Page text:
So I’ve been trying to figure out why this is the case (in the spirit of my “wondering” theme).  I think I have nailed down a few reasons why I might not “get” Easter.  First, as Mennonites, I think sometimes we emphasize our Suffering Savior more than our Risen Savior.  In case you are not familiar with Mennonites, we absolutely believe that Christ rose from the dead, in body AND spirit.  We are definitely orthodox Christians!  But we talk a lot about Jesus’ willingness to lay down power, to welcome rejection, suffering and death out of Love for people.  We talk about His humility and servant-heart.  All of this is wonderful and good… but the disciples (and later Paul also) were completely captivated by the Risen Christ.  We believe in the Risen Christ, but I don’t know that we are captivated by His resurrection… captivated by Jesus’ life, teachings and death, captivated by our salvation through His sacrifice, YES, but captivated by the great event of Easter?  I’m not sure.

Secondly, I do think my experience with death has made me somewhat jaded about the celebration of Easter.  I was at my lowest point after Mom’s death when Easter 2005 made its appearance on the calendar. I wanted to throw up during the worship service, with all its pomp and volume and up-beat hymns and praise songs. It felt staged and coreographed, perfected in every detail, forced.  My thoughts went something like this: “So the disciples got their miracle!  Mary and Martha and Lazarus got their miracle, for the second time!  That’s great. Where was our miracle?  I believe in God’s power to conquer death… I’ve just never seen it.”  I know that Christ’s resurrection should have brought me enormous hope and comfort in my moments of grief, because it is a testimony to the fact that we will all be raised… all of us, including my mom.  But for some reason, that Easter Sunday brought me no comfort or joy at all.  It only deepend my questioning and added to my pain, made me feel like our family was somehow less loved or less precious to God than those early disciples.  Grief is a very self-centered process, and in my grief, I felt invisible to God.  As time has gone by, I feel less invisible, but I still don’t grasp the full meaning of Easter.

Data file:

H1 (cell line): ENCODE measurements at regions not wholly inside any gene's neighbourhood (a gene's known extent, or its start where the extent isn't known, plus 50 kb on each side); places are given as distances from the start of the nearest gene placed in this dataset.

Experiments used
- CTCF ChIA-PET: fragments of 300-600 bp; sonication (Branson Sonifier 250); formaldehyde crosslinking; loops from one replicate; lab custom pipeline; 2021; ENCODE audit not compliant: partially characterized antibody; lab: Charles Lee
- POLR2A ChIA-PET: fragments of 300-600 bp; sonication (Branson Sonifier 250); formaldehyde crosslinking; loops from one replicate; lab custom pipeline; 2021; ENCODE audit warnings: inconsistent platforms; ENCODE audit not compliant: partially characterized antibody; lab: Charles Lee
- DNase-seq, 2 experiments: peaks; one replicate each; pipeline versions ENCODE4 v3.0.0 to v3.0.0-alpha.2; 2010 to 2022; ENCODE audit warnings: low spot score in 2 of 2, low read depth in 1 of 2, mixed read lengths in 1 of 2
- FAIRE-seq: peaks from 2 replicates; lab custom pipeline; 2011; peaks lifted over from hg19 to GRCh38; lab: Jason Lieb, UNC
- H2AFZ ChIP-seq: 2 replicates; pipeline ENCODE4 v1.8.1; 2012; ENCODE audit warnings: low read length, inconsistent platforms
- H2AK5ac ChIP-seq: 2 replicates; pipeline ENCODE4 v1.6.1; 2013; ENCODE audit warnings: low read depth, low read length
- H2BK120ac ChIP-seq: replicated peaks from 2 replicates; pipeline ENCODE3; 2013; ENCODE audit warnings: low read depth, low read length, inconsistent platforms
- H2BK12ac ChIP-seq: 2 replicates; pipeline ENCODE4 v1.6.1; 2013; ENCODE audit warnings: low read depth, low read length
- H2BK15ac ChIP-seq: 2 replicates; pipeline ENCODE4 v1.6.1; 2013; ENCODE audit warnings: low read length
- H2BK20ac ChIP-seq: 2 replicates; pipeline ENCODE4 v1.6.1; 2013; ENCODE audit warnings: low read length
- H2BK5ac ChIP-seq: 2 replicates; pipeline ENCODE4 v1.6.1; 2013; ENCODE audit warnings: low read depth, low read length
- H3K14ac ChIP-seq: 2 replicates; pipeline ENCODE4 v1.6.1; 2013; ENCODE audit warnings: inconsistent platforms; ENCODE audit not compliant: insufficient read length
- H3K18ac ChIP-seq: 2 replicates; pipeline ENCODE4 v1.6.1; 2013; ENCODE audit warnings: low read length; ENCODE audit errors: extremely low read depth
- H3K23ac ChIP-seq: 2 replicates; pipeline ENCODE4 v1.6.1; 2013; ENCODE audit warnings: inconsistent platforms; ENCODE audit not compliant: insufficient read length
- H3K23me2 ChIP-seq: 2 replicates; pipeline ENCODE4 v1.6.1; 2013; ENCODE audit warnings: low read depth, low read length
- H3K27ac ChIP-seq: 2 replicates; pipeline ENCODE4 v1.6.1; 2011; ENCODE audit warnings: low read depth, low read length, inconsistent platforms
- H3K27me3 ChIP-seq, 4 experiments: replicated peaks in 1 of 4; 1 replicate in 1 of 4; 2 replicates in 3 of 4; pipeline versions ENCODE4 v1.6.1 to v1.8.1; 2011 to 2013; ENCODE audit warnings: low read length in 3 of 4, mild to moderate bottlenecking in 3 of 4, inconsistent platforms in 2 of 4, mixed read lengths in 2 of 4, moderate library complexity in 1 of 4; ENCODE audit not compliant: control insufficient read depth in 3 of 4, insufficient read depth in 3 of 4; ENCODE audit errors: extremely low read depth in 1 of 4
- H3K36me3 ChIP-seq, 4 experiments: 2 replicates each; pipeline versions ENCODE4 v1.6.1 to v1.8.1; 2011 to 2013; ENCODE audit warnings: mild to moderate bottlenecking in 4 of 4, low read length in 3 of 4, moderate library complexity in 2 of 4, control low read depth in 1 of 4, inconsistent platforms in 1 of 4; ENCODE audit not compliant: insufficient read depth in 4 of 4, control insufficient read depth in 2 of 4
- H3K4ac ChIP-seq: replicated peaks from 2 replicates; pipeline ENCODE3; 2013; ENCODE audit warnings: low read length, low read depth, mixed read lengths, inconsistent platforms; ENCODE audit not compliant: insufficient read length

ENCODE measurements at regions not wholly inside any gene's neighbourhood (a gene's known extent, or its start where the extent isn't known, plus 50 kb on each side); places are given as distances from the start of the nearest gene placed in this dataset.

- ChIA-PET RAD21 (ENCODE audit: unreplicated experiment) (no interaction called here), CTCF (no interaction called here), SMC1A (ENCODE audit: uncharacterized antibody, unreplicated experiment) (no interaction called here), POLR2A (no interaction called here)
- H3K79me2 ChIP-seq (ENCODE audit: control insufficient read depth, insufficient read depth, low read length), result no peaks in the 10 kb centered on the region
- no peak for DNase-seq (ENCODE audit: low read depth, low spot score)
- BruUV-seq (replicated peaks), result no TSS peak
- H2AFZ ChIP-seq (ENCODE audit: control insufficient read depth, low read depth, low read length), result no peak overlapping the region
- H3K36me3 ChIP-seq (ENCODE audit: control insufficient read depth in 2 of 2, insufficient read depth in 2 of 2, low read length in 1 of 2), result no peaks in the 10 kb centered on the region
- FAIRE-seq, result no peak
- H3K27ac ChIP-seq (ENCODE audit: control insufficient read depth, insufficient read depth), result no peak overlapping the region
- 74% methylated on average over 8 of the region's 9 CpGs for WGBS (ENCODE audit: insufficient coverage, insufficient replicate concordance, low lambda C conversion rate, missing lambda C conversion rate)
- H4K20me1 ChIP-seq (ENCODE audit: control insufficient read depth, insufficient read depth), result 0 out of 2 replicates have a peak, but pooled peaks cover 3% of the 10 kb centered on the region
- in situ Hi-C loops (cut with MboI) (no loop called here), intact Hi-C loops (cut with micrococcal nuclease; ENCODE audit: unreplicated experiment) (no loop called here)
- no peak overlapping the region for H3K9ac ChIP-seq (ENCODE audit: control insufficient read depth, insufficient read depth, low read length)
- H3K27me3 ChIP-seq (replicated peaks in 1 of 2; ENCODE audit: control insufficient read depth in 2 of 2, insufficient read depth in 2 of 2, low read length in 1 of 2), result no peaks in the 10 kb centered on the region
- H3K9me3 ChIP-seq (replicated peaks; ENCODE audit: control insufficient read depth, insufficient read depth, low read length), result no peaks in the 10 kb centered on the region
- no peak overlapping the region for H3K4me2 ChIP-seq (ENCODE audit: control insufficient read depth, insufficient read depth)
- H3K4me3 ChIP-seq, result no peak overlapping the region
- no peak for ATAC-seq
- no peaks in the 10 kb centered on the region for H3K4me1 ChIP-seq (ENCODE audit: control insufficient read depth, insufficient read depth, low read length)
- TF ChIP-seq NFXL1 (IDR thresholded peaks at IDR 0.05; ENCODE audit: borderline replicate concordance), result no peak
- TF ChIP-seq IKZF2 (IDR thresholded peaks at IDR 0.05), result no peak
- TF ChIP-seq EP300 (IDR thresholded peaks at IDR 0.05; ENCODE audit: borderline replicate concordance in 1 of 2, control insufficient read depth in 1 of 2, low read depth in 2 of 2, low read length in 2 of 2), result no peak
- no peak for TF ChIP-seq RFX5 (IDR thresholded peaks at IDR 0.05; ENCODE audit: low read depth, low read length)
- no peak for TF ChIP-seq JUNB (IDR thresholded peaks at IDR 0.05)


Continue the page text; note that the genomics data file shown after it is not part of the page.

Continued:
I wish I connected more with Easter joy, with the awesome hope and power of the resurrection of my Lord.  I feel very connected to His sacrifice on the cross for all humanity, for me; I can mourn deeply at His grave… but I can’t put myself into the Easter story. I feel so removed from the deep meaning of the empty tomb and Christ’s early appearances to his disciples.  I wish I understood the impact of that event.  I wish my spirit could overflow with the joy of it all.